Hey GPTGUY, yeah that was amazing. The principle cause for that was the very warm loop current and warm pools of eddies breaking off(which happened to be in the direct path of such cat 5 storms)...

Early storms also helped mix the ocean, allowing for greater depths of warming over several months...

It is the atmospheric setup which is ultimately the most important criteria to hurricane formation though.


Oh so you're saying that the prior storms mixed the warmer surface water deeper making the TCHP higher?
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Quoting ajcamsmom2:
TampaSpin, I agree, a few days of bright sunshine and my favorite buoy will be right back registering temps around 90 degrees or so...


Just to tell you all what happens. When i was in the GOM last week in the early mornings the surface temp in the exact same area from 7am vs 3pm could raise as much as almost 2deg going up and down.....from day to nite..Keep in mind that those temps are the surface temps on the very top....
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good nite.
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This map shows some AOI's


and this one
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Quoting Stormchaser2007:
Its actually rather alarming to see how much warmer the gulf is than previous active years.If a hurricane can get into the Gulf with the right conditions this year we could be looking at trouble.

2009:



This is pretty scary...
2005:


Even if its a slow season, a Category 5 in the gulf would be a season maker.
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Quoting GPTGUY:
It still is amazing that the Gulf sustained 2 cat 5's in 2005 with all the tropical activity in June and July that preceeded Katrina and Rita.


Hey GPTGUY, yeah that was amazing. The principle cause for that was the very warm loop current and warm pools of eddies breaking off(which happened to be in the direct path of such cat 5 storms)...

Early storms also helped mix the ocean, allowing for greater depths of warming over several months...

It is the atmospheric setup which is ultimately the most important criteria to hurricane formation though.
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ThunderPR are we the only two smart people on here? I don't think so. We'll be like a pinball game on rocket fuel. Anyway, goodnight again. Sweet dreams of nice places.
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A wave is more likely increase with low SAL, not diminish, hunkerdown.
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TampaSpin, I agree, a few days of bright sunshine and my favorite buoy will be right back registering temps around 90 degrees or so...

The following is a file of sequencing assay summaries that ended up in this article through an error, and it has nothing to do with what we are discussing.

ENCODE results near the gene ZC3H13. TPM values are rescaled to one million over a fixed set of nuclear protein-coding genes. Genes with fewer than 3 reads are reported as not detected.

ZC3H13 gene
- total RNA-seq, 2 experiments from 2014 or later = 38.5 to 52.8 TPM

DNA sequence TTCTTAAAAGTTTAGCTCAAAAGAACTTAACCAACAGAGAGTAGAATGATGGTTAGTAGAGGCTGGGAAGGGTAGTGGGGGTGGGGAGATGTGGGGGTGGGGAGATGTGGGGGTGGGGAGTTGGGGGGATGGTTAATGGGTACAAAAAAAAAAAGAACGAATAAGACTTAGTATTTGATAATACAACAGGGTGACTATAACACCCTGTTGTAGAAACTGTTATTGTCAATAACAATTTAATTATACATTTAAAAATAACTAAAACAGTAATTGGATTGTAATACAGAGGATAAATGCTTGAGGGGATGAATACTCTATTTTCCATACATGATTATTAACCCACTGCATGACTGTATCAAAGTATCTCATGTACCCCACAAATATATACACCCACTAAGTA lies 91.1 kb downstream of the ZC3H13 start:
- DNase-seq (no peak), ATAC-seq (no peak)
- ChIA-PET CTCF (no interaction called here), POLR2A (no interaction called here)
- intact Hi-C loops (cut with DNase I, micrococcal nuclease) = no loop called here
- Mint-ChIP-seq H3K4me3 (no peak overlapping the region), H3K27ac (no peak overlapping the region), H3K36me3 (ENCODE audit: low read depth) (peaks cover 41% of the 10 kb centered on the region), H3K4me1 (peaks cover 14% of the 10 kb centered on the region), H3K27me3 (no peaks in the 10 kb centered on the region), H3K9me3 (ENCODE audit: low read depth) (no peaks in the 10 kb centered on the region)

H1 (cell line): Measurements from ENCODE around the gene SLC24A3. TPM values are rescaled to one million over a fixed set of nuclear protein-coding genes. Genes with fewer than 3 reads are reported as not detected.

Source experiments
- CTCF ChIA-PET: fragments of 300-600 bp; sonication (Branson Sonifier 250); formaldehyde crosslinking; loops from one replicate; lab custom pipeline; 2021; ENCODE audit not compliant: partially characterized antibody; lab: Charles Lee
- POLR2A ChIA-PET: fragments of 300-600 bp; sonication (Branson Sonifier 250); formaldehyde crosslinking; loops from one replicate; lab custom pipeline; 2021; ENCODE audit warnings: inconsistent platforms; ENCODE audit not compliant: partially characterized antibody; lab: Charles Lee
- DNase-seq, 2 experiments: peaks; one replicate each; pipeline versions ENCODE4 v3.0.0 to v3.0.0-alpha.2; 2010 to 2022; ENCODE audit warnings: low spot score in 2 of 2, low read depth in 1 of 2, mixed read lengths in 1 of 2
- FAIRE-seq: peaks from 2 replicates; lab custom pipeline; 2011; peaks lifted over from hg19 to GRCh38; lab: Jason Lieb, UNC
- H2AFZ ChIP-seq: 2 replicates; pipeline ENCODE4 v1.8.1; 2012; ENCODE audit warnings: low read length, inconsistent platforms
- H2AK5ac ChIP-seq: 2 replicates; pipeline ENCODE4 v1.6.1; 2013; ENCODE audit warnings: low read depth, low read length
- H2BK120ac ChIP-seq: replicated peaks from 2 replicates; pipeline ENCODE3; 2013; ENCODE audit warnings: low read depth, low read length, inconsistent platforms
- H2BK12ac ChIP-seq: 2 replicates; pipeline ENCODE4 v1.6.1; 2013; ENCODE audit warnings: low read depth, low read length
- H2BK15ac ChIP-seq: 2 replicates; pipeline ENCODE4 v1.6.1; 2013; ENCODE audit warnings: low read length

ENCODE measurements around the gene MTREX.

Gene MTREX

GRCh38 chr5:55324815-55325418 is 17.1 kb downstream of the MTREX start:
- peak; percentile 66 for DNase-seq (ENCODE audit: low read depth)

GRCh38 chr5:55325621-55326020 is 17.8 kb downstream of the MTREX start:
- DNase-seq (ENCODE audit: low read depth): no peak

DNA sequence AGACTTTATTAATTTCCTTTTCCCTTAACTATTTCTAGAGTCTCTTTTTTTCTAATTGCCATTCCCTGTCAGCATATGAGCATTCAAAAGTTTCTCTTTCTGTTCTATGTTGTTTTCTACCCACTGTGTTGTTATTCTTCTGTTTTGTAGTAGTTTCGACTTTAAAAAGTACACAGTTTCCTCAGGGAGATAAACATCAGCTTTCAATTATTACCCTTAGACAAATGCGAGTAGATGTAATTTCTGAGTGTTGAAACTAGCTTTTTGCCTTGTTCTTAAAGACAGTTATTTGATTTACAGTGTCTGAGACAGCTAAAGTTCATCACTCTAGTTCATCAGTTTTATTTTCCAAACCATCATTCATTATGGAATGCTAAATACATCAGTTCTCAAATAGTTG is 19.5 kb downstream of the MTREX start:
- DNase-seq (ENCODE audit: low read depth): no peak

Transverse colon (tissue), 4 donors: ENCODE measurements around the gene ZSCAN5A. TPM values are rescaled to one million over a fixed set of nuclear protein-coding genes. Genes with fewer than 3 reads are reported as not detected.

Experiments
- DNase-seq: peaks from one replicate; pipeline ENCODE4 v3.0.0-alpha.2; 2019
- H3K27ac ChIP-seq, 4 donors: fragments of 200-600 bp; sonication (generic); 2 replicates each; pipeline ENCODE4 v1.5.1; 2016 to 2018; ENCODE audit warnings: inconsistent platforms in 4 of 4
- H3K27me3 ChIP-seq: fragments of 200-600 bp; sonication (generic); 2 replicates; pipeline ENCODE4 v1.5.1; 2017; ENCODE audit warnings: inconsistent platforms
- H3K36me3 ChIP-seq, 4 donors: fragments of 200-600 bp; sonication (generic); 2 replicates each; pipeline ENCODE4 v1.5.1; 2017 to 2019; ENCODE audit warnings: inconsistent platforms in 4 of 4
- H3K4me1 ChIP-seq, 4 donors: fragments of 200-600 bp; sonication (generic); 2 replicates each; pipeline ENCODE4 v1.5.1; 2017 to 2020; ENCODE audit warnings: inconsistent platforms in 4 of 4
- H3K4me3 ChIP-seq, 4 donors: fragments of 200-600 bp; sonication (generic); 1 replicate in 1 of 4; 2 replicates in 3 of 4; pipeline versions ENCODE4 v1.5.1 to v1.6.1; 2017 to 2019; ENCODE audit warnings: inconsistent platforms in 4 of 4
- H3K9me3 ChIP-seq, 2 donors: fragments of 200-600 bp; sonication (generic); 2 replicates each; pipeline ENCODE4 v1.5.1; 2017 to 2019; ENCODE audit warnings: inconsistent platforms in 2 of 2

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yes chicklit very soon
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The heat energy in the GOM is called potential energy. It takes a disturbance to release it quickly.....Often times though, the full available potential energy is not used up by a hurricane, but is dispersed in the ocean and atmosphere as winter comes again over a longer period of time....
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Quoting Chicklit:
Hunkerdown, what's the centrigrade number of the SSTs at Cape Verde, please.


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1790. GPTGUY
It still is amazing that the Gulf sustained 2 cat 5's in 2005 with all the tropical activity in June and July that preceeded Katrina and Rita.
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The GOM has cooled down a bit, this buoy was registering temps around 90 degrees a couple of weeks ago, but, we've had a good bit of rain lately...

Conditions at 42001 as of
(10:50 pm CDT on 07/28/2009)
0350 GMT on 07/29/2009:
Unit of Measure: Time Zone:
Click on the graph icon in the table below to see a time series plot of the last five days of that observation.

Wind Direction (WDIR): SSE ( 150 deg true )
Wind Speed (WSPD): 9.7 kts
Wind Gust (GST): 11.7 kts
Wave Height (WVHT): 1.6 ft
Dominant Wave Period (DPD): 5 sec
Average Period (APD): 4.0 sec
Atmospheric Pressure (PRES): 29.97 in
Pressure Tendency (PTDY): +0.02 in ( Rising )
Air Temperature (ATMP): 85.6 °F
Water Temperature (WTMP): 87.3 °F
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Link

see the map here.
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Quoting THUNDERPR:
Hi guys the current sst near the cape verde islands is 27c

Soon to become 28c
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Mixing water in the ocean helps to create a more uniform temp profile with depth...Just like air in the lower atmosphere mixing, it averages out temperature...The only difference is that temp changes in the ocean are over a longer time interval than in the atmosphere...